How to Hide a Lion

Based on the book by Helen Stephens
Polka Theatre
Polka Theatre
to

Adapted by director Peter Glanville from Helen Stephens’s picture book this is a 40-minute entertainment aimed at the 3- to 6-year-old (though there is another version for the 1- to 2-year-old toddlers too).

It tells how a lion comes into the centre of Middletown, a quite place where nothing ever happens, or so the mayor says and his citizens sing their agreement. The lion scares these good people and they chase him away.

A little girl called Iris finds him trying to hide with a sore paw and his head and his foreparts wedged into her Wendy House. She helps him and takes him home to hide. But where can a lion hide?

She tells him to stay in her bedroom while she goes down for her dinner: but he doesn’t. He goes in the bathroom and tips up the bath, turns on the shower and when Iris’s mother sees him he scarpers back into town, leaping over roofs, running through the town square and squatting up on a building between two carved lions where perhaps no-one will notice him.

It is from there he observes something happening which shouldn’t and puts a stop to it, earning the townsfolk’s eternal gratitude and winning him the hat that he first came into town to get.

The production picks up on the hat theme and set designer Laura McEwen has turned Polka’s Adventure Theatre into a hat shop where on arrival some of the audience get their heads measured to make sure the staff get their sizes right. There are hats around everywhere and the shop counter can usefully be turned into a puppet stage.

The hat shop assistants declare everyone has to have a hat and every hat has a story and they start with the hat that belonged to a lady explorer who used to travel with her mouse (See! There are mouse droppings still on it) and that of soldier that could keep him safe in a battle by making him invisible. Then there in the middle is the hat that was a lion’s hat—and so to his story.

This is where the lights change and shop assistants (Clare Rebekah Pointing and Philip Yarrow) turn puppeteers. Lion, and he is a really big Big Cat, leaps up onto the counter and they give us a song about this “very cool cat” and he dances. The Lion and all the puppets in this show are designed by Samuel Wyer.

Lively songs with a jazz lilt are strung through the story, all written by composer Barb Jungr. They are delightful, grow out of situation and are sung beautifully.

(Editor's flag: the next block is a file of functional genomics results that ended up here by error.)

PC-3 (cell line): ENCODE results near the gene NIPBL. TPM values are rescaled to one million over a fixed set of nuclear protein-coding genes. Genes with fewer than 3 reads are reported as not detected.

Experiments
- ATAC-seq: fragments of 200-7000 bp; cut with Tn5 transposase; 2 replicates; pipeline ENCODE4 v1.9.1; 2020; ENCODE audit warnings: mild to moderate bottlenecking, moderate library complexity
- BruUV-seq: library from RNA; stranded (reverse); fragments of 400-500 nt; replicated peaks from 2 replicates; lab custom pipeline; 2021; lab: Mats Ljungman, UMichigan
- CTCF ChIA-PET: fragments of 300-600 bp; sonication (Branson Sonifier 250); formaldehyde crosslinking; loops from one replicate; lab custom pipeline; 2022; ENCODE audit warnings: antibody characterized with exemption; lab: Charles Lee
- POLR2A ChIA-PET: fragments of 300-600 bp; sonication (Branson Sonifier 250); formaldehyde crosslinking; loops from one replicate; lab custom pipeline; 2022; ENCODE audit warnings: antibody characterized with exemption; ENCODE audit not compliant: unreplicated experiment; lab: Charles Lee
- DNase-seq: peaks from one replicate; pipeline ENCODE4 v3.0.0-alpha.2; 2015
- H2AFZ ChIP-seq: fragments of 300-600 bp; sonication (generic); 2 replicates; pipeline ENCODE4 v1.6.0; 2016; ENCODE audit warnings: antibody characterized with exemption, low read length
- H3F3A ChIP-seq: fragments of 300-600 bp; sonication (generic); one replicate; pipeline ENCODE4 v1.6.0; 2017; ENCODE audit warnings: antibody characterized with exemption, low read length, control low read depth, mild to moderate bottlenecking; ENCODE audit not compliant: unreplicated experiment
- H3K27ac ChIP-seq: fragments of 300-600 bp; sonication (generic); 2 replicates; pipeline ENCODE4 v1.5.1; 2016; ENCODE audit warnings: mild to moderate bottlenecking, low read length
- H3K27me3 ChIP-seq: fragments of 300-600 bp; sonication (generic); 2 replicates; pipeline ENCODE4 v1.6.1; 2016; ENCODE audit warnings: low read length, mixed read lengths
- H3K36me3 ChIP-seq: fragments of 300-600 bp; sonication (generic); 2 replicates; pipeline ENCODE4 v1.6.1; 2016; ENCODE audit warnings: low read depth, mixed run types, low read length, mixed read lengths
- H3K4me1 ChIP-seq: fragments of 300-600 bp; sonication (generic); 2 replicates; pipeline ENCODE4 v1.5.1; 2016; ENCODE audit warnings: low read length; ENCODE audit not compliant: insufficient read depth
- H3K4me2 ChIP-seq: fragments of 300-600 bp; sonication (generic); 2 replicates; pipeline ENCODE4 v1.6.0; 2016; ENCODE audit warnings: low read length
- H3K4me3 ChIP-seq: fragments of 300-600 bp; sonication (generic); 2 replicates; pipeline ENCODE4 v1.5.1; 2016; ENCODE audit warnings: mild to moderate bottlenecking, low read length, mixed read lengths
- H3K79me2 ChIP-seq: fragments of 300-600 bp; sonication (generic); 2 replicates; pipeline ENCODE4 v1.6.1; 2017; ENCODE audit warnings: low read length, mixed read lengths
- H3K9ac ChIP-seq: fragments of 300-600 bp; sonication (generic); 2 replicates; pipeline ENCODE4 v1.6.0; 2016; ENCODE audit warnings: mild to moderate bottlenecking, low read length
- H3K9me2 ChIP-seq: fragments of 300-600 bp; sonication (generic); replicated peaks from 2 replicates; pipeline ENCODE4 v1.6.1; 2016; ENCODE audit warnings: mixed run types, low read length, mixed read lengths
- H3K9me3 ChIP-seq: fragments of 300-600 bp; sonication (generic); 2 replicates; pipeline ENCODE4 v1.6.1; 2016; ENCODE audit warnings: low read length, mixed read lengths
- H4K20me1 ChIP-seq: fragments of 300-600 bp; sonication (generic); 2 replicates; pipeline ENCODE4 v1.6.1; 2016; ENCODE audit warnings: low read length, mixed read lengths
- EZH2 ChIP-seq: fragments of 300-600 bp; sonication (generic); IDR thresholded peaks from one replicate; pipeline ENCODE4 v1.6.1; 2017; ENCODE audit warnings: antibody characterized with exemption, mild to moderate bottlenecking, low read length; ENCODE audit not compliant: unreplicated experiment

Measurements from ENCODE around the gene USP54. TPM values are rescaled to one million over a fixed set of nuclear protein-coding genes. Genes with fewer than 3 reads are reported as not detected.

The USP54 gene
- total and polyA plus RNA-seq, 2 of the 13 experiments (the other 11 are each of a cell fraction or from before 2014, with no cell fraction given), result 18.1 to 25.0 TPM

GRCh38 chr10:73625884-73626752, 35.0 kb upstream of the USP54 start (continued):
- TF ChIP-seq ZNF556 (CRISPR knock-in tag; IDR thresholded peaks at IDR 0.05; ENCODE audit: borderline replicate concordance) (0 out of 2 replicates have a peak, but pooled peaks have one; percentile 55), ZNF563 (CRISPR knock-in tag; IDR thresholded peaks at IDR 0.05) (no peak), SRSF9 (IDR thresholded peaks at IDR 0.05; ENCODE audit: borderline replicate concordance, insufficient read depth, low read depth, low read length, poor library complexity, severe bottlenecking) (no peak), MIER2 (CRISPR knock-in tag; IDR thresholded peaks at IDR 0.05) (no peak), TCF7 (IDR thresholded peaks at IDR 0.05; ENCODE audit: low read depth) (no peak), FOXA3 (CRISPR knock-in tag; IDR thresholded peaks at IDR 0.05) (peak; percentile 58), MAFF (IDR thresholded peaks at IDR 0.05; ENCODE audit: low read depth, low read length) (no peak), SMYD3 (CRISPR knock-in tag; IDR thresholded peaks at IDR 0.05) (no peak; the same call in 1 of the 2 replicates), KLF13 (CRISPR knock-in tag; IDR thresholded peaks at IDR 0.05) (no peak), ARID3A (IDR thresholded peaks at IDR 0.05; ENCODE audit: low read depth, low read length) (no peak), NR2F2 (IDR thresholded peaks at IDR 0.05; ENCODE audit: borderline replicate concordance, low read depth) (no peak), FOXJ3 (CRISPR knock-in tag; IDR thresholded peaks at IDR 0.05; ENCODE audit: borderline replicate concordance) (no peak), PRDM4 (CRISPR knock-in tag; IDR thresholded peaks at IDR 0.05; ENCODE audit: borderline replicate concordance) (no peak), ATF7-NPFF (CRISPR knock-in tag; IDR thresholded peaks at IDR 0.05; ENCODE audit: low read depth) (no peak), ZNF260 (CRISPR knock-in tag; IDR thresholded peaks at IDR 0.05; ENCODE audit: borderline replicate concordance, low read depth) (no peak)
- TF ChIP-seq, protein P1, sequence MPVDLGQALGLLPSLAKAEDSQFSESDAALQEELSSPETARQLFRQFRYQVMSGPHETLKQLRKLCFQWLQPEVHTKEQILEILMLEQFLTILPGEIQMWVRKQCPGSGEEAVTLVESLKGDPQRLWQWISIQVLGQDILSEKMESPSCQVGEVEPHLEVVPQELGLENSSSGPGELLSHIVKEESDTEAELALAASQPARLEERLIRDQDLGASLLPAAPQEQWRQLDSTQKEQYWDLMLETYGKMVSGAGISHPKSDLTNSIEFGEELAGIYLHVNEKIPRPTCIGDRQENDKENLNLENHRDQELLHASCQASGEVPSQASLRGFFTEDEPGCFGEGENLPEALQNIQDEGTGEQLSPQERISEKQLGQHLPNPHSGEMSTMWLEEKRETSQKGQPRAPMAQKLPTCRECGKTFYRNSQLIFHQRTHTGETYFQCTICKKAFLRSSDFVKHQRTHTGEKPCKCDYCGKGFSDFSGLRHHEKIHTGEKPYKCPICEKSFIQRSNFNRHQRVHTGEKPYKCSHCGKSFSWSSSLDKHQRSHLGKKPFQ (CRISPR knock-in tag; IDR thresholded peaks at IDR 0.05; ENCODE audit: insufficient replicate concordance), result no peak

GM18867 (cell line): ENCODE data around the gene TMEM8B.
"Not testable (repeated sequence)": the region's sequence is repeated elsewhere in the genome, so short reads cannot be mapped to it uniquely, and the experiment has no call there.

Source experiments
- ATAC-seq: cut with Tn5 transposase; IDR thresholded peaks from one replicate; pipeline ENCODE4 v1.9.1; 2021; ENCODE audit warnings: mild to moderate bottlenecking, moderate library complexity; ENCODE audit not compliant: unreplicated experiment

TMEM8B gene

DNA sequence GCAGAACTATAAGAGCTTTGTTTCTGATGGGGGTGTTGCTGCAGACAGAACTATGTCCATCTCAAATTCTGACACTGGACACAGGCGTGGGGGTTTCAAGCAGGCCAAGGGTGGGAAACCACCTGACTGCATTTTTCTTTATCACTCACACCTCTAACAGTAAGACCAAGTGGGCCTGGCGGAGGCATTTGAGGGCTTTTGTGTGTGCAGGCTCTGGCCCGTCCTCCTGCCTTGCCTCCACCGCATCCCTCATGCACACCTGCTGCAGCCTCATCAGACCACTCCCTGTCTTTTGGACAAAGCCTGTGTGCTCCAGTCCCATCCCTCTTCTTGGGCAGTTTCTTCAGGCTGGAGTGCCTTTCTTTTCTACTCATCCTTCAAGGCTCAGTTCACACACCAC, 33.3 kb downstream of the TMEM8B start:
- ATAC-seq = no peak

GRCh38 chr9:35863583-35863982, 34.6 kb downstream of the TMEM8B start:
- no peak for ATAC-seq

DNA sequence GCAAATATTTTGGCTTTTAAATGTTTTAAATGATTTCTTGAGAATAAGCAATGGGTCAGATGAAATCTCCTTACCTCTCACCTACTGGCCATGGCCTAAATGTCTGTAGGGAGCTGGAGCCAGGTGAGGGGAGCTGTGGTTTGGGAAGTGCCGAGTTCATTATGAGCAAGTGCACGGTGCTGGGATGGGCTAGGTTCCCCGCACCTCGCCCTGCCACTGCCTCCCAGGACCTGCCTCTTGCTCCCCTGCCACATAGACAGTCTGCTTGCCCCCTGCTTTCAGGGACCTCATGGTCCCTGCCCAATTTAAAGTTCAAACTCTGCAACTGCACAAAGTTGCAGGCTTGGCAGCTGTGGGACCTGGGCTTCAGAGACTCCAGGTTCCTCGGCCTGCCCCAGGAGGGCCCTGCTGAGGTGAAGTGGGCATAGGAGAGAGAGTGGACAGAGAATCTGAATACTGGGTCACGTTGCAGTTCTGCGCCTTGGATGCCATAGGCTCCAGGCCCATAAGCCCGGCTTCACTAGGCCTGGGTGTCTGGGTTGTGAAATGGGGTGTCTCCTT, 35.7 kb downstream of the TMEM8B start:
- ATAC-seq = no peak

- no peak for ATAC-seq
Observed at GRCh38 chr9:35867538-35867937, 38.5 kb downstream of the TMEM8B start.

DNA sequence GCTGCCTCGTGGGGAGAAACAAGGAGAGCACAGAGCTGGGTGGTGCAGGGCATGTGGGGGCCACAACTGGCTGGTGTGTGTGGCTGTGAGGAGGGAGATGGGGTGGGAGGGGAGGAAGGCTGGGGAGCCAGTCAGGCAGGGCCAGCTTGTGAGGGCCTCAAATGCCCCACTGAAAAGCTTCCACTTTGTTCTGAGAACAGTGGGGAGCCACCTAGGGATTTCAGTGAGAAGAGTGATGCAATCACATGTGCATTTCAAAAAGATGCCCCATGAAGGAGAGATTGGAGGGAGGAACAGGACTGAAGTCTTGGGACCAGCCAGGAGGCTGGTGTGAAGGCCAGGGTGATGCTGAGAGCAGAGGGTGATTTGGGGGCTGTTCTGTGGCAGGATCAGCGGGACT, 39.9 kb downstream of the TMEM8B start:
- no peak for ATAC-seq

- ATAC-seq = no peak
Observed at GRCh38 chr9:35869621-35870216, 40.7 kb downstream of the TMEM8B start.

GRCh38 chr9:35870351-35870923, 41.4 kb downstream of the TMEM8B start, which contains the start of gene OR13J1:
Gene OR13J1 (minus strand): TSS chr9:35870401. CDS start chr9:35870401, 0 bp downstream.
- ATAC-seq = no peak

Having met the Lion and a little inchworm who dances all over him, the place turns into Middletown: the Town Hall over there with a gold candlestick on the top of its frontage, the municipality’s proud treasure, the hat shop itself over here a row of shops on the street behind them. Later, even more places are discovered with windows that light up at night time, but for now it is morning and the citizens are greeting each other: the street sweeper, the butcher, the backer and the semi-professional lady opera singer.

When Lion comes along to scare them, he’s a small puppet to match their size but, when he reappears in Iris’s garden (another rapid set change), he is almost as big again to match the size of Iris who appears on the same wall he leaped over, reciting her ABC. She’s got hair just like his mane—no wonder they get on together so quickly.

With new scenes appearing as quickly as turning a book page, changes of scale so that sometimes see you looking down as though you're in Lilliput then are suddenly close because much bigger, or a character coming out into the audience and music adding momentum, this a show that feels invigoratingly fresh. The puppeteers act out everything themselves and that magically transfers to the puppets as they carry out their complex multi-tasking (and there is a lot of it) with seemingly effortless smoothness.

When we reach the celebratory finale with fireworks in a starry sky (thanks to Will Evans’s lighting) with bunting running out overhead and a glitter ball adding sparkle, everyone has had a good time and the cast and crew have truly earned the enthusiastic reception they get from their audience.

There is a moral here too if you want one: don’t reject the outside who is different, but the target audience will be far too caught up in the story and enjoying a little girl not doing quite what she is supposed to do.

Howard Loxton